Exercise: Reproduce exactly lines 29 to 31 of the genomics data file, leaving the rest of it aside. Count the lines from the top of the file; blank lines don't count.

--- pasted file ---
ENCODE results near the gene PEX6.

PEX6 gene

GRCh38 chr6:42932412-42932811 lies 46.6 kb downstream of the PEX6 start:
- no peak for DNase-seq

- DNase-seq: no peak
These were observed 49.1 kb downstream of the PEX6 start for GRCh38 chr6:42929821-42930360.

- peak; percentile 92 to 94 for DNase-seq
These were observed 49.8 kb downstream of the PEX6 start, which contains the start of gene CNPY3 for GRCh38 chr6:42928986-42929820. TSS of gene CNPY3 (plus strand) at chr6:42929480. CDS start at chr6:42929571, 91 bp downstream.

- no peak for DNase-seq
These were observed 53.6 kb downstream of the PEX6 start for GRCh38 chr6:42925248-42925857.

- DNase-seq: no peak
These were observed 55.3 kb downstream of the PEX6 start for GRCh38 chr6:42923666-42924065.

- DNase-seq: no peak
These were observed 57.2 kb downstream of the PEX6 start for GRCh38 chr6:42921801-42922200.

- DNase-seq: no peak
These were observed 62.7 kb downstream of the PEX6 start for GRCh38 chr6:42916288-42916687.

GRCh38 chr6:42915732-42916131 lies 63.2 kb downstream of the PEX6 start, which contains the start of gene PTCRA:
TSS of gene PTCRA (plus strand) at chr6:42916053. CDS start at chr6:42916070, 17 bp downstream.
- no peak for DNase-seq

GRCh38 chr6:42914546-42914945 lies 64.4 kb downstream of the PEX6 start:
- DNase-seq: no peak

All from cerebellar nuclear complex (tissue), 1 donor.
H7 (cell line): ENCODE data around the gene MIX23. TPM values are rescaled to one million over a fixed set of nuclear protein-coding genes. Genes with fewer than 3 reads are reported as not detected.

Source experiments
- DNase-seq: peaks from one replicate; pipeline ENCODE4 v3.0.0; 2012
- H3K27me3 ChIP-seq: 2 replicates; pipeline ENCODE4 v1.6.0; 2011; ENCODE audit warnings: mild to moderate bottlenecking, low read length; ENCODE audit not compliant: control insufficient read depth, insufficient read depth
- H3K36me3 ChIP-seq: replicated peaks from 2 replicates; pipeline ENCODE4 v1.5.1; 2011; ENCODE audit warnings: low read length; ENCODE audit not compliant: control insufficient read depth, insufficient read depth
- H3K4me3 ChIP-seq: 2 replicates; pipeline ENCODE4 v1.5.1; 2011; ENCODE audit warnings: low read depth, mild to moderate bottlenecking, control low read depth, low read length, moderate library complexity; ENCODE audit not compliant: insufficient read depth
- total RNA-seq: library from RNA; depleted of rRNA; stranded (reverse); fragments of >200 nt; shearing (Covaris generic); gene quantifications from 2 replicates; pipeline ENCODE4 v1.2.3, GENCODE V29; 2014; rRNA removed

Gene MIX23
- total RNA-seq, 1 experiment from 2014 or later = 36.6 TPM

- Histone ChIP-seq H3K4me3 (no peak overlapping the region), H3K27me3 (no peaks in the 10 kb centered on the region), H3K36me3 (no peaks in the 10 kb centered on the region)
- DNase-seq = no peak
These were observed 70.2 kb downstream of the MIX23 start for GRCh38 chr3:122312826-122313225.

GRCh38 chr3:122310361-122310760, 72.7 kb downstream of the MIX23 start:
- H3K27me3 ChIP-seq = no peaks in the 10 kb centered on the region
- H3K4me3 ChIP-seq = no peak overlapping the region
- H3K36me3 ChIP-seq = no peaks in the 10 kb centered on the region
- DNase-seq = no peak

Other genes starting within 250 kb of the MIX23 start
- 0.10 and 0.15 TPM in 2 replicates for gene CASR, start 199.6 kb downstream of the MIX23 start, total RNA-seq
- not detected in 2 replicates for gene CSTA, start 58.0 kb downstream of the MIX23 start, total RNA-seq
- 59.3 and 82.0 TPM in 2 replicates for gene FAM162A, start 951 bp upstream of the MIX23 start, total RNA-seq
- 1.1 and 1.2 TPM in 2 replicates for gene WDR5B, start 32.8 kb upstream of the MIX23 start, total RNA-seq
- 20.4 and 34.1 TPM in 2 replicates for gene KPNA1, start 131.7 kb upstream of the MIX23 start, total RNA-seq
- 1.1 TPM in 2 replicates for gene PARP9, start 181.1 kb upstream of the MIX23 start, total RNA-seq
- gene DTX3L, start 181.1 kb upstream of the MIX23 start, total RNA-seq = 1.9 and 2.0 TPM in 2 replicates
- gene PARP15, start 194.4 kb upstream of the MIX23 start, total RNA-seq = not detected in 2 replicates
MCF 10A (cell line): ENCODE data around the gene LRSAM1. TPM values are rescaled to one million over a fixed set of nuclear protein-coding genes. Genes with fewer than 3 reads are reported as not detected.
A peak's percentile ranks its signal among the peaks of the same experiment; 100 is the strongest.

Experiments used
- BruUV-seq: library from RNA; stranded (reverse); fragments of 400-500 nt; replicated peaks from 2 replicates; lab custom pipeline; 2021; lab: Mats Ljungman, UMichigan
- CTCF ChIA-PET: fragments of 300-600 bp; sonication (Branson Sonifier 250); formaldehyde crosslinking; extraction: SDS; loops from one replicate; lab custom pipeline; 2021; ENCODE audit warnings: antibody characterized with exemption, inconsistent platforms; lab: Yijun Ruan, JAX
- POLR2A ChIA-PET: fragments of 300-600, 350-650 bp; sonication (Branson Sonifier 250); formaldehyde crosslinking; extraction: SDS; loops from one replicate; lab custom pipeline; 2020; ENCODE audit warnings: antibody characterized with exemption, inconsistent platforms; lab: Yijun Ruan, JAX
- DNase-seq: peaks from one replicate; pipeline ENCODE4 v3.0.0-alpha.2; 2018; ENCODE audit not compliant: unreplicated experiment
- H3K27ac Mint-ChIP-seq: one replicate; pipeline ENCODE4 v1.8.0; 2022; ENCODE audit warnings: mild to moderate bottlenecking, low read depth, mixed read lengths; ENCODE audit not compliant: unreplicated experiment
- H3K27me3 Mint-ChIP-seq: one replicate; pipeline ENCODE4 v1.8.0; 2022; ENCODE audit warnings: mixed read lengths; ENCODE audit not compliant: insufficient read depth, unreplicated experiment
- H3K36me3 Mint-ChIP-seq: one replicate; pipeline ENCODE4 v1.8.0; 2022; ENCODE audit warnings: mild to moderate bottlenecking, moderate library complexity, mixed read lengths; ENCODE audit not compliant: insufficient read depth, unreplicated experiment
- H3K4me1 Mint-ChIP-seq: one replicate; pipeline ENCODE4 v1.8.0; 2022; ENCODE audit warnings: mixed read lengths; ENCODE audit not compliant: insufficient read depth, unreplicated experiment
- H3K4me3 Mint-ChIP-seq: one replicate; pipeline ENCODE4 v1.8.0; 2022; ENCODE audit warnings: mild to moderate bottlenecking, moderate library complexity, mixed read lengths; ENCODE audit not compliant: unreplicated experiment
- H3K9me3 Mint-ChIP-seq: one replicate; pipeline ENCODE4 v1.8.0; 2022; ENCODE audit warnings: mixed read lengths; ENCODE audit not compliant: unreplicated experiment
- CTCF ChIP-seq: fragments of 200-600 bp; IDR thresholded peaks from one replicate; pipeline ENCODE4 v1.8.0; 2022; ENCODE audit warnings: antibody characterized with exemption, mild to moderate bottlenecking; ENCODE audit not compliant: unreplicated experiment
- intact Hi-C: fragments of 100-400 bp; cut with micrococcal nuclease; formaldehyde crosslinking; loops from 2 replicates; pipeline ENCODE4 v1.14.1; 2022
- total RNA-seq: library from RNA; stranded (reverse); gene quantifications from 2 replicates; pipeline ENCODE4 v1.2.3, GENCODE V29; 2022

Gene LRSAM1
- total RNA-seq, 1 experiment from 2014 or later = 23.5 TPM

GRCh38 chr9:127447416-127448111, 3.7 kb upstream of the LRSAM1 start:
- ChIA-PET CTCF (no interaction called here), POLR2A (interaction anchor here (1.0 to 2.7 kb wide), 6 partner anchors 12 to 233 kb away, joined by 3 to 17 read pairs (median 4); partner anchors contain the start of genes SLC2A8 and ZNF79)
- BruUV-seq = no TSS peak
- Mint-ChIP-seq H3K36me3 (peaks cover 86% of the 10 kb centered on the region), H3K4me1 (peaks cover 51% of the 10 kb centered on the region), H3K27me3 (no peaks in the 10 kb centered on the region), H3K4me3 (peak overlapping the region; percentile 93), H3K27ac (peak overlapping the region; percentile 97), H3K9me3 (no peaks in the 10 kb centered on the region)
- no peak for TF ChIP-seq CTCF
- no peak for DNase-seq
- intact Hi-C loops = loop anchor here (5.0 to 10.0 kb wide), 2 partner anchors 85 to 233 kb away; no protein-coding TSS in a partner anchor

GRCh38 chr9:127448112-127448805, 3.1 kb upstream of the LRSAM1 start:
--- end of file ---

- total RNA-seq: library from RNA; depleted of rRNA; stranded (reverse); fragments of >200 nt; shearing (Covaris generic); gene quantifications from 2 replicates; pipeline ENCODE4 v1.2.3, GENCODE V29; 2014; rRNA removed

Gene MIX23
- total RNA-seq, 1 experiment from 2014 or later = 36.6 TPM